Moore & Moore
February 19, 2004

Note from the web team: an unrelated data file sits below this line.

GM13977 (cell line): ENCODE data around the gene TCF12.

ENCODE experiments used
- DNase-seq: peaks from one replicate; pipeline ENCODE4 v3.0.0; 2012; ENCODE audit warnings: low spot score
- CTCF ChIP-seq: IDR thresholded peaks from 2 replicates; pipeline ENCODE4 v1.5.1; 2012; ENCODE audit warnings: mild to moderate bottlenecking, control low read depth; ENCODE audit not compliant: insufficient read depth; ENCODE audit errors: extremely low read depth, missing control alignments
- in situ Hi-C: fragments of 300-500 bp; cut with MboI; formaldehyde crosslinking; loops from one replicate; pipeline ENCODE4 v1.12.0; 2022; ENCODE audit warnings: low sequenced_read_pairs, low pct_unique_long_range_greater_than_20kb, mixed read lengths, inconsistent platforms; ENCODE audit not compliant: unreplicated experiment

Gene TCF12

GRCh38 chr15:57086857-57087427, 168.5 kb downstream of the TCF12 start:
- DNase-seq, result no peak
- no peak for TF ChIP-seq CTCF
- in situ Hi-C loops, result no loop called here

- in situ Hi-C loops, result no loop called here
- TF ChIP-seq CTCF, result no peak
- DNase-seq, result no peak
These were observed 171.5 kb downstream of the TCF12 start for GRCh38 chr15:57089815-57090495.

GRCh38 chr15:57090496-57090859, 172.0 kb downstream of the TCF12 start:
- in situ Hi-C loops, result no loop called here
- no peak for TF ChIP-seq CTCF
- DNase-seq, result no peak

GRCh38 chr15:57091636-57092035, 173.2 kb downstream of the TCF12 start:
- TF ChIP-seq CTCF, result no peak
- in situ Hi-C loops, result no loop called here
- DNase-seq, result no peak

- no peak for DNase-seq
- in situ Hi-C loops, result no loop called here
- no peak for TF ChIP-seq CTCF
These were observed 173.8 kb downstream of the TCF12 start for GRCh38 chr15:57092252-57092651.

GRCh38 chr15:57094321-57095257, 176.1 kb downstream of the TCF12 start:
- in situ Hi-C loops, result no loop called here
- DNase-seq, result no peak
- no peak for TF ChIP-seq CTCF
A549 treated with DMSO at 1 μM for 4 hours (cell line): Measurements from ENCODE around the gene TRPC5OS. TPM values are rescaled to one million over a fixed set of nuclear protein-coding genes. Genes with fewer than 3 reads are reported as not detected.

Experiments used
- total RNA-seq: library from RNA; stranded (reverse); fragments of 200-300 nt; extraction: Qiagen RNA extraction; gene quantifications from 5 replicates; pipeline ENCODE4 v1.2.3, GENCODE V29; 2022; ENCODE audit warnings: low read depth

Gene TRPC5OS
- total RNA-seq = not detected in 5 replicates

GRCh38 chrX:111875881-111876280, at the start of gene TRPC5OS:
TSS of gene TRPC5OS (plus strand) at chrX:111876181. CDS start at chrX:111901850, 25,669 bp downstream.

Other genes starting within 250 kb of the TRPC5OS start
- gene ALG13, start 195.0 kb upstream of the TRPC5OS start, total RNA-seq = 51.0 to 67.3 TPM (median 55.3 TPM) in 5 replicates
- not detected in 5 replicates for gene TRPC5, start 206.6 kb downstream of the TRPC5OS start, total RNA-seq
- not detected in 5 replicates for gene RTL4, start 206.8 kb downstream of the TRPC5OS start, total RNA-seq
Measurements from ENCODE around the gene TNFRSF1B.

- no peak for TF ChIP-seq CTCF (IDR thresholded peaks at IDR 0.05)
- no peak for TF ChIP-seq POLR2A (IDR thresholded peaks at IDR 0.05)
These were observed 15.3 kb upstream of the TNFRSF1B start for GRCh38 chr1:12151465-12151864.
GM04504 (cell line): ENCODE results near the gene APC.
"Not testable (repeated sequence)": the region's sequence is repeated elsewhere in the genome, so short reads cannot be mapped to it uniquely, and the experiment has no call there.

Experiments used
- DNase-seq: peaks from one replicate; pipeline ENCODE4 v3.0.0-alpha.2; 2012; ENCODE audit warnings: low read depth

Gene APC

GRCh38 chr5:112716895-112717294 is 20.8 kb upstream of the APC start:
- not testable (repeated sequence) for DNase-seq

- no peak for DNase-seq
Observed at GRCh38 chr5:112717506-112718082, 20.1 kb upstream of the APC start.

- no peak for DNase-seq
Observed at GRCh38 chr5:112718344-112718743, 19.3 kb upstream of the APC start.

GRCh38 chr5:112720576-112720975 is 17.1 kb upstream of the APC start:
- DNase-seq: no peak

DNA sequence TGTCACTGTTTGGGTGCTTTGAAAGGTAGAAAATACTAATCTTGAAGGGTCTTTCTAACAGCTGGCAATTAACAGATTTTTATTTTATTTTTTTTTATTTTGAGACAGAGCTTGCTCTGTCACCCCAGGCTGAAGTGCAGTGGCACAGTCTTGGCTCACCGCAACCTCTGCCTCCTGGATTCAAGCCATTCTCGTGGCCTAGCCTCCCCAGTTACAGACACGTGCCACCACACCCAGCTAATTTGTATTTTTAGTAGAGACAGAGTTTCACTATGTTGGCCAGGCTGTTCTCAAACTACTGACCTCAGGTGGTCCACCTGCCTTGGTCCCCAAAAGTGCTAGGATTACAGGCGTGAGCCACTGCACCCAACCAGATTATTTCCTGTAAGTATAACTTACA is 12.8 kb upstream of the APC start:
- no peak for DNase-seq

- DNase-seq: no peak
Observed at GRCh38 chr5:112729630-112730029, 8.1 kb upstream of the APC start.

When I ask Bob and Missy, two actors who have done extensive stage work together, if they have any horror stories to share, they look at each other for a moment before shaking their heads no. No horror stories. After they see my look of disappointment, Bob reaches back into his memory and says, yes, there was the time his car hit an elk and he had to play Zus, a character from Archibald MacLeishs JB, in full neck brace.I explain that theyve misunderstood me. Have there been any horror stories between the two of them over the course of the eight plays theyve acted in together, plus the handful of plays in which Bob has directed Missy? There are, but nothing real juicy. Once, when Bob directed a version of the David Ives comedy series All in the Timing, he had to rebuke the cast, Missy included, for not learning their lines. A bad word was used. Another time, the roles were reversed: During last summers Aspen Theatre in the Park production of Twelfth Night, it was Bob who didnt know his lines, leaving Missy to wonder just what was going to come out of his mouth.Such is the power of theater. It can not only express emotion, comment on the times and make us laugh, it is capable of real magic: The stage can keep a father and daughter in constant close quarters and let them emerge eager to get back onstage together, again and again.Bob Moore and his daughter, Missy, have been appearing onstage together since Missy was 5, and performed in a version directed by Wendy Moore, wife and mother respectively to Bob and Missy of Bye Bye Birdie. But that production, at Summit High School, barely counts. So the Moores trace the official start of their shared career to a 1993 production of Wait Until Dark for Breckenridges Backstage Theatre. Since then, the father-daughter team has performed together in Used Car for Sale, Dancing at Lunasa, Summertree and more, appearing on stages in Fort Collins to Summit County to Aspen.The familial collaboration continues when the Moores are featured in the Aspen Theatre in the Park production of Ken Ludwigs Lend Me a Tenor. The production, an encore presentation of last summers hit comedy, plays at the Wheeler Opera House Tuesday through Saturday, Feb. 24-28. It marks the third time the two will appear together for Theatre in the Park, having done Twelfth Night and the childrens play Quack over the last two summers.The cast remains virtually the same as last summers production: David Ledingham as the overblown Italian opera star Tito Il Stupendo Merelli; Neil David Seibel as the meek wannabe tenor, Max; Charisse Layne as Merellis tormented wife, Maria; Bob Moore as the impresario at the Cleveland Opera, Mr. Saunders; and Peggy Mundinger as the local opera diva, Diana. Returning as director is former Theatre in the Park artistic director Alan Osburn.But Natalie Dulaney, who played Maggie, was unable to break from her studies at New York University, opening the door for Missy Moore to play a role she was born to: her fathers daughter. For Maggie is not only Maxs girlfriend, but the offspring of Mr. Saunders.Its almost surreal, said Bob of getting to play a father to his real-life daughter. We were just rehearsing a scene where shes onstage with another man. I knock on the door and interrupt, and the line is, Oh my God, its my father!Apart from being surreal, the Moores agree the situation has also been perfectly comfortable. Its an easy bridge to cross to be onstage with Missy, said Bob. Because shes a consummate professional. But we can also draw on the father-daughter relationship and put that onstage.Missy, in turn, has nothing but praise for her pops. Indeed, when she tells the story of her fathers lack of preparation for last summers Twelfth Night, she makes it an opportunity to marvel at dads talents.I was doing my scene, knowing that I had no idea what was going to come out of his mouth, said the 24-year-old Missy. This is the only guy I know who can ad-lib in verse and iambic pentameter and sound like he knows what hes talking about. It was a true Sanford Meisner moment for the two of us.Bob chalks the experience up to the close relationship: Its a neat thing when you can do that with an actor, when you look in their eyes and see total trust.Both Moores have long histories in the theater. Bob began acting at Loveland High School after a broken arm forced him out of sports. Looking to fill his time, he drifted to the theater. After four years in the Marines during the Vietnam era the big show, as he puts it Moore returned to Colorado with his heart set on acting. His former high school teacher was director at Goldens Heritage Square Opera House, so he had an in.At Heritage Square, Bob met Wendy, a waitress-turned-actor-turned-Bobs wife. The two settled in Summit County, where Wendy became the drama teacher at Summit High School and Bob ran a retail lumberyard while squeezing in as many theater gigs as he could. Six years ago they moved to Carbondale, where Bob works as a handyman/actor and Wendy is a director/high school principal, who contemplates retirement from the latter next year.And the couple raised two daughters. The oldest, 28-year-old Mandy, is a professional dancer and choreographer in Los Angeles. Missy has followed her parents thespian path. Since graduating from the University of Wyoming in 2002, she has gotten steady work, first in Chicago and in and around Denver, where she currently resides.I grew up in the theater world, said Missy, who is experiencing no symptoms of stage burnout. Instead of getting a baby-sitter, [my parents] would bring me to rehearsal. I knew I wanted to be an actor right after Wait Until Dark. I figured it was the only thing I knew how to do, so I might as well.For the Moores, the family that acts together stays together and is happy together. The two are noticeably comfortable and intimate with one another.Performing arts, the arts themselves, have been a part of our household since weve been a household, said Bob, his daughters elbow resting on his knee. Theyre a big part of our lives. Theyre a big part of how weve grown, and grown together.